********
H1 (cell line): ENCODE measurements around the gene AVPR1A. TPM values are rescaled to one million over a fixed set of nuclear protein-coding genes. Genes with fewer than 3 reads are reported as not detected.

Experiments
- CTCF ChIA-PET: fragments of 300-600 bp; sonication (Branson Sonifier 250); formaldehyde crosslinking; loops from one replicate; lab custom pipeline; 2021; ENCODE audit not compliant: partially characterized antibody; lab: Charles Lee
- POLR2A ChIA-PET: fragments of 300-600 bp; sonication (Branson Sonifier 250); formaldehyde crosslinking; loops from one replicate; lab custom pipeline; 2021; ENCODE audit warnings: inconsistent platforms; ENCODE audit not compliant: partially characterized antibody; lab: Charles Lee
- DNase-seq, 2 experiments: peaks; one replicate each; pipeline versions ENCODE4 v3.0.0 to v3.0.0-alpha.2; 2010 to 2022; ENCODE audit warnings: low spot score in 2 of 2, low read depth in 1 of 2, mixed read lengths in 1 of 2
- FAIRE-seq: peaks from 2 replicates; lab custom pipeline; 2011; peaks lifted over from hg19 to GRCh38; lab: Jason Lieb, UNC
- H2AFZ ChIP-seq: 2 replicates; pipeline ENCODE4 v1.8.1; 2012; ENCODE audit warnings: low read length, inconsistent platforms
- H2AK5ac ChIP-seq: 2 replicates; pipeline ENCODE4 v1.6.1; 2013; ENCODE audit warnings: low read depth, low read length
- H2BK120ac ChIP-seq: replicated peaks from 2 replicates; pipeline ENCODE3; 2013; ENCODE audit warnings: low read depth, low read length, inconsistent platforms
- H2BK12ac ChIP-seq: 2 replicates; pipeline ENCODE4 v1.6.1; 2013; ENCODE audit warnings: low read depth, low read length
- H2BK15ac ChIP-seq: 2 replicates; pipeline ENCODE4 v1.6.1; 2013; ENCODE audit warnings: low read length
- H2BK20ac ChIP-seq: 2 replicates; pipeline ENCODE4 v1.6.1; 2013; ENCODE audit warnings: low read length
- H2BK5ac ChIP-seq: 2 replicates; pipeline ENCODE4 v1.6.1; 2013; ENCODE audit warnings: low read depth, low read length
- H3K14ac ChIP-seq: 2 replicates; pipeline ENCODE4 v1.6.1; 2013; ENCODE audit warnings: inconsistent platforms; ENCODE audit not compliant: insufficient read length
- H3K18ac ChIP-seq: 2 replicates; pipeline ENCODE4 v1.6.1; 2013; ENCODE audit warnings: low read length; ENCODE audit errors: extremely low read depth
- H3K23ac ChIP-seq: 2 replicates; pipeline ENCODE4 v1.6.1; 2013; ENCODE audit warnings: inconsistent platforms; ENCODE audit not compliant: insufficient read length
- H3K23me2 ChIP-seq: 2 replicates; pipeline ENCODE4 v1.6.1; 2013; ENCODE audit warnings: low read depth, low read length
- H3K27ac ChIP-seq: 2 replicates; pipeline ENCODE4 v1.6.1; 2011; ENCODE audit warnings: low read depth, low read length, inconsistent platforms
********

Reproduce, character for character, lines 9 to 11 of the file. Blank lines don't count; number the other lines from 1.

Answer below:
- H2BK120ac ChIP-seq: replicated peaks from 2 replicates; pipeline ENCODE3; 2013; ENCODE audit warnings: low read depth, low read length, inconsistent platforms
- H2BK12ac ChIP-seq: 2 replicates; pipeline ENCODE4 v1.6.1; 2013; ENCODE audit warnings: low read depth, low read length
- H2BK15ac ChIP-seq: 2 replicates; pipeline ENCODE4 v1.6.1; 2013; ENCODE audit warnings: low read length